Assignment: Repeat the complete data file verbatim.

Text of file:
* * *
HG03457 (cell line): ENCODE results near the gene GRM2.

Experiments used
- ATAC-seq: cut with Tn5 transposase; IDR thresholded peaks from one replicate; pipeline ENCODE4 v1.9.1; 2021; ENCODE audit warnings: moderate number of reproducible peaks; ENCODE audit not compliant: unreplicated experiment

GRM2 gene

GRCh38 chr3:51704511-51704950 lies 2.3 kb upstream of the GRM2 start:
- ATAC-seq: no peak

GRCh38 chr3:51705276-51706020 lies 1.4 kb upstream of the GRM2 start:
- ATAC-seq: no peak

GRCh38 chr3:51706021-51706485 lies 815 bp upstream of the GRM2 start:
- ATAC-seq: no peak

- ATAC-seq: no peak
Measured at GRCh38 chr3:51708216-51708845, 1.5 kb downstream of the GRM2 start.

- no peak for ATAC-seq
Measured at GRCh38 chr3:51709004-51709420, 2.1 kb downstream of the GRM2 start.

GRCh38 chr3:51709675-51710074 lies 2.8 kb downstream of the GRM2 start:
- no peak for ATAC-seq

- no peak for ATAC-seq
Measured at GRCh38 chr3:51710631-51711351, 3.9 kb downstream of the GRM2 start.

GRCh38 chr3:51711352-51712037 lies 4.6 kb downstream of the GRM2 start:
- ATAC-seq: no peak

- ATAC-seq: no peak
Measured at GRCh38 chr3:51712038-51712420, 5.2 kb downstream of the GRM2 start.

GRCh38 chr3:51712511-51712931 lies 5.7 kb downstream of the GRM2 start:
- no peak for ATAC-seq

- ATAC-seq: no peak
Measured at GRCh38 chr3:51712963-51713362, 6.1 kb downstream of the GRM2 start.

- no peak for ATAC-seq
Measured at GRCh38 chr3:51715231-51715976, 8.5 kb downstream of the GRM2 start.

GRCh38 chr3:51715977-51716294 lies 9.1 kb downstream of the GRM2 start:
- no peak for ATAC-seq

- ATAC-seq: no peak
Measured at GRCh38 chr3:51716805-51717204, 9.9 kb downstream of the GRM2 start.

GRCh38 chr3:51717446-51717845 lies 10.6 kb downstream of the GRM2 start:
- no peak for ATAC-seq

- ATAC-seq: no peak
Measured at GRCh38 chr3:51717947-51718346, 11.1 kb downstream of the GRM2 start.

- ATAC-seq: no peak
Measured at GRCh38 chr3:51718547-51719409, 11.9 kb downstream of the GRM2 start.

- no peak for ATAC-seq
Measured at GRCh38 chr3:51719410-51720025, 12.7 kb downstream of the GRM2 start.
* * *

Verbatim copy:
HG03457 (cell line): ENCODE results near the gene GRM2.

Experiments used
- ATAC-seq: cut with Tn5 transposase; IDR thresholded peaks from one replicate; pipeline ENCODE4 v1.9.1; 2021; ENCODE audit warnings: moderate number of reproducible peaks; ENCODE audit not compliant: unreplicated experiment

GRM2 gene

GRCh38 chr3:51704511-51704950 lies 2.3 kb upstream of the GRM2 start:
- ATAC-seq: no peak

GRCh38 chr3:51705276-51706020 lies 1.4 kb upstream of the GRM2 start:
- ATAC-seq: no peak

GRCh38 chr3:51706021-51706485 lies 815 bp upstream of the GRM2 start:
- ATAC-seq: no peak

- ATAC-seq: no peak
Measured at GRCh38 chr3:51708216-51708845, 1.5 kb downstream of the GRM2 start.

- no peak for ATAC-seq
Measured at GRCh38 chr3:51709004-51709420, 2.1 kb downstream of the GRM2 start.

GRCh38 chr3:51709675-51710074 lies 2.8 kb downstream of the GRM2 start:
- no peak for ATAC-seq

- no peak for ATAC-seq
Measured at GRCh38 chr3:51710631-51711351, 3.9 kb downstream of the GRM2 start.

GRCh38 chr3:51711352-51712037 lies 4.6 kb downstream of the GRM2 start:
- ATAC-seq: no peak

- ATAC-seq: no peak
Measured at GRCh38 chr3:51712038-51712420, 5.2 kb downstream of the GRM2 start.

GRCh38 chr3:51712511-51712931 lies 5.7 kb downstream of the GRM2 start:
- no peak for ATAC-seq

- ATAC-seq: no peak
Measured at GRCh38 chr3:51712963-51713362, 6.1 kb downstream of the GRM2 start.

- no peak for ATAC-seq
Measured at GRCh38 chr3:51715231-51715976, 8.5 kb downstream of the GRM2 start.

GRCh38 chr3:51715977-51716294 lies 9.1 kb downstream of the GRM2 start:
- no peak for ATAC-seq

- ATAC-seq: no peak
Measured at GRCh38 chr3:51716805-51717204, 9.9 kb downstream of the GRM2 start.

GRCh38 chr3:51717446-51717845 lies 10.6 kb downstream of the GRM2 start:
- no peak for ATAC-seq

- ATAC-seq: no peak
Measured at GRCh38 chr3:51717947-51718346, 11.1 kb downstream of the GRM2 start.

- ATAC-seq: no peak
Measured at GRCh38 chr3:51718547-51719409, 11.9 kb downstream of the GRM2 start.

- no peak for ATAC-seq
Measured at GRCh38 chr3:51719410-51720025, 12.7 kb downstream of the GRM2 start.